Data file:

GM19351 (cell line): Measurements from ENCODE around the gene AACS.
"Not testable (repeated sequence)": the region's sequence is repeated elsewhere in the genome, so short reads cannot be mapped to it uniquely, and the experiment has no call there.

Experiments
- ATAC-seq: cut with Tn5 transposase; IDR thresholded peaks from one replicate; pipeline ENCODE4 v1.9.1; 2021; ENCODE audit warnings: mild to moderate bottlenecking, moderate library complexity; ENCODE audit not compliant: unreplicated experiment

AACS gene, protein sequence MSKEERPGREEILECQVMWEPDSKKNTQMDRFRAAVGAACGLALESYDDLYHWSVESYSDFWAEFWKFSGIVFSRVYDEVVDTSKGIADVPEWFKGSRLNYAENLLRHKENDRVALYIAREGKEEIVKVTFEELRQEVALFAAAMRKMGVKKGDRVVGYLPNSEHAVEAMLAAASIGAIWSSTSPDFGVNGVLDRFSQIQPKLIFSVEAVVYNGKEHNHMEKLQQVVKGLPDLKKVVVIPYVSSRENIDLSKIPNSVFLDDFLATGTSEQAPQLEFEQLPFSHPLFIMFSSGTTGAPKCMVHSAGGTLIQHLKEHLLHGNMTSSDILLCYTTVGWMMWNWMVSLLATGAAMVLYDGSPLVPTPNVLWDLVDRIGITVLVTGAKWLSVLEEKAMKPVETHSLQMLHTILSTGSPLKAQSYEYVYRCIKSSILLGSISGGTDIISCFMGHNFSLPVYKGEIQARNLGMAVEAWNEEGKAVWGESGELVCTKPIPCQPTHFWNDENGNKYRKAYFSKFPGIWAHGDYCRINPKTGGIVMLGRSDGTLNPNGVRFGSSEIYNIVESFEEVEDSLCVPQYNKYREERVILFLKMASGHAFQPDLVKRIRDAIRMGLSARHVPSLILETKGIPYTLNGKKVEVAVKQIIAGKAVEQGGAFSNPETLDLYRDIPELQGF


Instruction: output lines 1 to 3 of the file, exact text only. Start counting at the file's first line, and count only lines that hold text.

GM19351 (cell line): Measurements from ENCODE around the gene AACS.
"Not testable (repeated sequence)": the region's sequence is repeated elsewhere in the genome, so short reads cannot be mapped to it uniquely, and the experiment has no call there.

Experiments